Tuesday, October 26, 2010

Topic: Ghetto Schools

10-second review: Review of a movie “Waiting for ‘Superman’ ” which implies that charter schools are the saviors of urban education.

Title: “School Spirit: ‘Waiting for Superman’” D Denby. The New Yorker (October 11, 2010), 122-123.

Quote: “ ‘Waiting for ‘Superman’ ’ a hot-under-the-collar documentary about the failings of the American school system.” [Make that urban American school systems. RayS.]

Quote: “Despite receiving public funds (as well as much private support), charter schools can hire non-union teachers and adopt their own curriculum and standards. They tend to be small and to include smaller percentages of special-needs students.”

Quote:”But the emotions of the moment may distract us from asking certain obvious questions, such as: Who says that charter schools will save these children—and, by implication, all children?”

Quote: “Summing up her [Michelle Rhee, chancellor of schools in Washington, DC, since 2007] feelings in the movie, she lays out a simple charge, which the movie fully supports: the current system works for the school bureaucracies and the teachers but not for the children.”

Quote: “But what does work for children? Despite the success of the schools in the film, charter schools, judged as a whole, don’t perform better than district schools, and they often perform worse.”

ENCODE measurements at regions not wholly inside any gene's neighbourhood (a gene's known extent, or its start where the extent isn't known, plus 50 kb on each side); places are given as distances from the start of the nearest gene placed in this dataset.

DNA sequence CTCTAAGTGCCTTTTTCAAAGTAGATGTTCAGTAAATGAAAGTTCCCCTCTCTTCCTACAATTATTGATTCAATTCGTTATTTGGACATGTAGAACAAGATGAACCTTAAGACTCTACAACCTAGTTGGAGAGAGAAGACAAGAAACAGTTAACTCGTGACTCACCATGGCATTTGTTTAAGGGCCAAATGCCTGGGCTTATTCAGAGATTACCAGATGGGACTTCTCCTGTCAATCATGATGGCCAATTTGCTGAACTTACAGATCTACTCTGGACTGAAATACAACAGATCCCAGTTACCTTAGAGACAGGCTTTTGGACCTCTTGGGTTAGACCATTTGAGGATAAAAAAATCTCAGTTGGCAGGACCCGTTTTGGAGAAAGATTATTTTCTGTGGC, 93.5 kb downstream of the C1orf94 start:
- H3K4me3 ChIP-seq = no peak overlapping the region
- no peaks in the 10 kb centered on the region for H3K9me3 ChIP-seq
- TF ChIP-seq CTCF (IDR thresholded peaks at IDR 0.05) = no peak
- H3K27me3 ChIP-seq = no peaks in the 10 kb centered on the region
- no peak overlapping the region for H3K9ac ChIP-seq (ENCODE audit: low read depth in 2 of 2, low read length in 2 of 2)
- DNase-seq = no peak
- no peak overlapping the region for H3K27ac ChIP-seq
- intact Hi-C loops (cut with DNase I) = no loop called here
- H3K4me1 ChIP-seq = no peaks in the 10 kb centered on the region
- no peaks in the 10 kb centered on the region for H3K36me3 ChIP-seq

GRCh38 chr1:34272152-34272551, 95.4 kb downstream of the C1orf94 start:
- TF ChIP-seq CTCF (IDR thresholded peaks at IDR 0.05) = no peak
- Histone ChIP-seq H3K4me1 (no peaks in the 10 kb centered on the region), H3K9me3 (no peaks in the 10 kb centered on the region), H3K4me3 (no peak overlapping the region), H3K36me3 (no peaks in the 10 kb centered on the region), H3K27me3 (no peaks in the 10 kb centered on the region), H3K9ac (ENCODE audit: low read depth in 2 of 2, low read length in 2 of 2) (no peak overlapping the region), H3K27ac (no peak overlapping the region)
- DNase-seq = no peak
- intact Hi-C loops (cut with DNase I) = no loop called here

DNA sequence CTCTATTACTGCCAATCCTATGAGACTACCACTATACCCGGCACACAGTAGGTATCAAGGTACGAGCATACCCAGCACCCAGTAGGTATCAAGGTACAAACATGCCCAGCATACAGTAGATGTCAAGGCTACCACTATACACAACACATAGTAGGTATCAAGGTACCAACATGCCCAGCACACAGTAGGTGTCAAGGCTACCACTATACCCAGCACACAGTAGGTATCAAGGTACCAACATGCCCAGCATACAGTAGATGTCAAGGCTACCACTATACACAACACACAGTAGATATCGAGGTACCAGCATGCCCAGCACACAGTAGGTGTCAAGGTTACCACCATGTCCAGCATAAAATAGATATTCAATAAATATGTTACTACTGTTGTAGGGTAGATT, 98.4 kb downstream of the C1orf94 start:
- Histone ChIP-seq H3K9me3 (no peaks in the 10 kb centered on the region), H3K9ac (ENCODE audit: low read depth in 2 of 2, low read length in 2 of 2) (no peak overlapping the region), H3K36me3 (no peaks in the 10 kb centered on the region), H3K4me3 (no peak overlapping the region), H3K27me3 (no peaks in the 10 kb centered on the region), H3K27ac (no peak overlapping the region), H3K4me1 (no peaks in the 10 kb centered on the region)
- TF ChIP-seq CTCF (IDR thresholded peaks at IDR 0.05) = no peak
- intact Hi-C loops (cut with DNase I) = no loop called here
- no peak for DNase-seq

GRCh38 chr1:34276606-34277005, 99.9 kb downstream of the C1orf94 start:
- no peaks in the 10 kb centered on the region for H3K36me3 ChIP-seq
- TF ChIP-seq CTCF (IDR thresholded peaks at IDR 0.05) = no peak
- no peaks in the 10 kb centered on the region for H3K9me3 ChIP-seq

Quote: “The other place to get an idea of what effective teachers do is, believe it or not, Hollywood. There is an earnest genre of what might be called teacher-goes-to-the-ghetto films.”

Quote: The unanswered question:  “How can reforms that work some of the time in small schools with engaged kids and committed parents work in an enormous urban school with all kinds of kids?”

Comment: Not stated in the reviewer’s even-handed review of the film is the fact that most urban school districts have “magnet” schools in which the cream of the crop, in IQ, (Masterman, Central High School, etc. of Philadelphia), are siphoned off from the rest of the students leaving the remaining, average and below-average students at the mercy of a society with big problems: drugs, family, special needs, not committed to education, ethnic violence, etc. RayS.

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